Mercola "We've now shown that microRNAs are powerful regulators of embryonic cell fate. But our study also demonstrates that screening techniques, combined with systems biology, provide a paradigm for whole-genome screening and its use in identifying molecular signals that control complex biological processes."
Whole-genome microRNA screening identifies let-7 and mir-18 as regulators of germ layer formation during early embryogenesis
Tight control over the segregation of endoderm, mesoderm, and ectoderm is essential for normal embryonic development of all species, yet how neighboring embryonic blastomeres can contribute to different germ layers has never been fully explained.
We postulated that microRNAs, which fine-tune many biological processes, might modulate the response of embryonic blastomeres to growth factors and other signals that govern germ layer fate. A systematic screen of a whole-genome microRNA library revealed that the let-7 and miR-18 families increase mesoderm at the expense of endoderm in mouse embryonic stem cells.
Both families are expressed in ectoderm and mesoderm, but not endoderm, as these tissues become distinct during mouse and frog embryogenesis. Blocking let-7 function in vivo dramatically affected cell fate, diverting presumptive mesoderm and ectoderm into endoderm.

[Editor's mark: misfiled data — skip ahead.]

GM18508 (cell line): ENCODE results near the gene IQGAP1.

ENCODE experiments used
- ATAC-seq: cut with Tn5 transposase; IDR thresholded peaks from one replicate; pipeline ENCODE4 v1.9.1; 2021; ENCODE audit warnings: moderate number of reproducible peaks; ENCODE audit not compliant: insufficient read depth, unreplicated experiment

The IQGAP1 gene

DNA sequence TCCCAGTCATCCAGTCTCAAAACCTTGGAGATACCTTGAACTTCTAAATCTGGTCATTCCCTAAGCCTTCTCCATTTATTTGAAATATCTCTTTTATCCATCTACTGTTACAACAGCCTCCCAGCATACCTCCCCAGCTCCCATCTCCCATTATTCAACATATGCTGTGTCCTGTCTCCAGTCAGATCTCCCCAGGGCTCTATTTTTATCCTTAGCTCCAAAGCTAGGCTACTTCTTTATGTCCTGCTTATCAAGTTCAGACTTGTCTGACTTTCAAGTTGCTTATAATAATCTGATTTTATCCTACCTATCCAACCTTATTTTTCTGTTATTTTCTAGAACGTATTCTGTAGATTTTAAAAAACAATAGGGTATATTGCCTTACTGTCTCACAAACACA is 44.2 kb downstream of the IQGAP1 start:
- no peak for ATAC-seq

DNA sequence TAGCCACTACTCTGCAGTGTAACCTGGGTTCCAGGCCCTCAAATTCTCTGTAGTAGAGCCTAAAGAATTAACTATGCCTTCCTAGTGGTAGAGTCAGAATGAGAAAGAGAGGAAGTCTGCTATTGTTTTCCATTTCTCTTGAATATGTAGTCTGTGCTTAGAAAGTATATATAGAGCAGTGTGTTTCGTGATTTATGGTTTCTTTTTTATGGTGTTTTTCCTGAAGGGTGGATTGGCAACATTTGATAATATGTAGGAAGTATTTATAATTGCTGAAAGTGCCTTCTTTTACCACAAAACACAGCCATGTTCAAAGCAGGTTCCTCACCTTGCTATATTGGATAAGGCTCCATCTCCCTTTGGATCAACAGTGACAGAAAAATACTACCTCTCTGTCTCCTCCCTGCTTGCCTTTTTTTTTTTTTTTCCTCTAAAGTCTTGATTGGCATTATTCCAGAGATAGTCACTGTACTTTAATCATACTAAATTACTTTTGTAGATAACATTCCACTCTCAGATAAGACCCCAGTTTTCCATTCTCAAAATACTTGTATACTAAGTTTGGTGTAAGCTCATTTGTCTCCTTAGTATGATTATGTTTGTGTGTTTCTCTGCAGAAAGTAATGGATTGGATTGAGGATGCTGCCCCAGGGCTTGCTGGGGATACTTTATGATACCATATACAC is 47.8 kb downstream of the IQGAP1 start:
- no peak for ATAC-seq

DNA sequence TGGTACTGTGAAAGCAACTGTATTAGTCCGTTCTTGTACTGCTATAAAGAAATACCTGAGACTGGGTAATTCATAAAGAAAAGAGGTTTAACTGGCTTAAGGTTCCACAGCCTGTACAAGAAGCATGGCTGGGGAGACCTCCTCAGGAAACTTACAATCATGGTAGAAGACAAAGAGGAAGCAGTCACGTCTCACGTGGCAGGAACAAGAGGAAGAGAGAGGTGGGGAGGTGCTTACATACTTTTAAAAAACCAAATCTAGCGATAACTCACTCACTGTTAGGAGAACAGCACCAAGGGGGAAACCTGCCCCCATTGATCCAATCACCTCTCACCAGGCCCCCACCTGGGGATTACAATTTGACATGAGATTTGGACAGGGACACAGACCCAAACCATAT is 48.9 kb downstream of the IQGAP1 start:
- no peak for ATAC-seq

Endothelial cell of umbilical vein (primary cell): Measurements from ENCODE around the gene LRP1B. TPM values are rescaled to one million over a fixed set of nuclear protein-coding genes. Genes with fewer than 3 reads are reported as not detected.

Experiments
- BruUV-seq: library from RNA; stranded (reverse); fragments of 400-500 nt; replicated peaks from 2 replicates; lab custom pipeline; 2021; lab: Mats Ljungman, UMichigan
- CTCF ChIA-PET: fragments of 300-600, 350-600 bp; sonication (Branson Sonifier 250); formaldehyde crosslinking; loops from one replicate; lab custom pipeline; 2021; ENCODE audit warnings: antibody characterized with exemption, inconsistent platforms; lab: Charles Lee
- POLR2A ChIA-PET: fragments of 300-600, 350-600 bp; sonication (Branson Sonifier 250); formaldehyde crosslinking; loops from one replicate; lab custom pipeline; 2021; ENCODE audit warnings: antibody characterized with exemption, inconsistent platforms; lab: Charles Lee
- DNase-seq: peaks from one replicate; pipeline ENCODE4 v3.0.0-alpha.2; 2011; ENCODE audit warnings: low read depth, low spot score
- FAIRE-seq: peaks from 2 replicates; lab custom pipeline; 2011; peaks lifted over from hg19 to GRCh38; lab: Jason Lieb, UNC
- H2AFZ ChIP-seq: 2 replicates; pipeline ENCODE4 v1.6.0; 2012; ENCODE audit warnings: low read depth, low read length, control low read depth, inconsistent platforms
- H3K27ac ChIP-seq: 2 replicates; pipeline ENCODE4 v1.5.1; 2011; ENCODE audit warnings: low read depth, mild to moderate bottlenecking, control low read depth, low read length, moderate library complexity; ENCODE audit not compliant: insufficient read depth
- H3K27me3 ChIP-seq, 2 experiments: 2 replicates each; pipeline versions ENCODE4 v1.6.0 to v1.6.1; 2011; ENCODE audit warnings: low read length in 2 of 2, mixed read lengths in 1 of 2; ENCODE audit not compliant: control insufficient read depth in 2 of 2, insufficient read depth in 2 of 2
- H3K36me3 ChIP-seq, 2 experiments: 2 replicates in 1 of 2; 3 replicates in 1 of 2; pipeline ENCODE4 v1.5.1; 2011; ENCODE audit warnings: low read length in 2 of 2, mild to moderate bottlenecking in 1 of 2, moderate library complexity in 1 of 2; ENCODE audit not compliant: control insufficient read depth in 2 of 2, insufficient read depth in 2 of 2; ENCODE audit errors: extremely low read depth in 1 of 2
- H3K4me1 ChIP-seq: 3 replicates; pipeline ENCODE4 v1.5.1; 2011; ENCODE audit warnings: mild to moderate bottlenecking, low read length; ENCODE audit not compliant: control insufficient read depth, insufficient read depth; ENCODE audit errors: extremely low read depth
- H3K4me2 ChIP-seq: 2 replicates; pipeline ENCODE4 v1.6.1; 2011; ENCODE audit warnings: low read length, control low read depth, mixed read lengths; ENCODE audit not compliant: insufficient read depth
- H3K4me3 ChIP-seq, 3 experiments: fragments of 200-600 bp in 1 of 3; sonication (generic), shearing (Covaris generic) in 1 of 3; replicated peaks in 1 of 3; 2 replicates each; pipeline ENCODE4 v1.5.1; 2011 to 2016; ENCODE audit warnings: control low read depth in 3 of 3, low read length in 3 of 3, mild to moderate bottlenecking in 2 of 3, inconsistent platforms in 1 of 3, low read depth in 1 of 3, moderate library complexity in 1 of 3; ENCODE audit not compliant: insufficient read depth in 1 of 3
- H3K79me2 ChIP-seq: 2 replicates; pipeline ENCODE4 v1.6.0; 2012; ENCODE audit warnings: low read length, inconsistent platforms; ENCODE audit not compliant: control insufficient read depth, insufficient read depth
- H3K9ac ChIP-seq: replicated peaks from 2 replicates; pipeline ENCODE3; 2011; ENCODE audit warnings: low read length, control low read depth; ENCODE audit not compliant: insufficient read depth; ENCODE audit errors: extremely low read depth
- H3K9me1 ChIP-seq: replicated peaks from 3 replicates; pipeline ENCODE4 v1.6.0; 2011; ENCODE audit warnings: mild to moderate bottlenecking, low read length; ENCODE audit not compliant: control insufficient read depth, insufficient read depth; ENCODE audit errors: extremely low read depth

siRNA knockdown of computationally predicted targets followed by mutational analyses revealed that let-7 and miR-18 down-regulate Acvr1b and Smad2, respectively, to attenuate Nodal responsiveness and bias blastomeres to ectoderm and mesoderm fates. These findings suggest a crucial role for the let-7 and miR-18 families in germ layer specification and reveal a remarkable conservation of function from amphibians to mammals.
This research was funded by the California Institute for Regenerative Medicine, the U.S. National Institutes of Health (National Heart, Lung, and Blood Institute grants R33 HL088266 and R01 HL113601), and the American Heart Association.
Colas AR, McKeithan WL, Cunningham TJ, Bushway PJ, Garmire LX, Duester G, Subramaniam S, & Mercola M (2012). Whole-genome microRNA screening identifies let-7 and mir-18 as regulators of germ layer formation during early embryogenesis. Genes & development PMID: 23152446
About Sanford-Burnham Medical Research Institute
Sanford-Burnham Medical Research Institute is dedicated to discovering the fundamental molecular causes of disease and devising the innovative therapies of tomorrow. The Institute consistently ranks among the top five organizations worldwide for its scientific impact in the fields of biology and biochemistry (defined by citations per publication) and currently ranks third in the nation in NIH funding among all laboratory-based research institutes. Sanford-Burnham utilizes a unique, collaborative approach to medical research and has established major research programs in cancer, neurodegeneration, diabetes, and infectious, inflammatory, and childhood diseases. The Institute is especially known for its world-class capabilities in stem cell research and drug discovery technologies. Sanford-Burnham is a U.S.-based, non-profit public benefit corporation, with operations in San Diego (La Jolla), California and Orlando (Lake Nona), Florida. For more information, news, and events, please visit us at sanfordburnham.org.
Original article: http://beaker.sanfordburnham.org/2012/12/junk-dna-embryonic-development-microrna/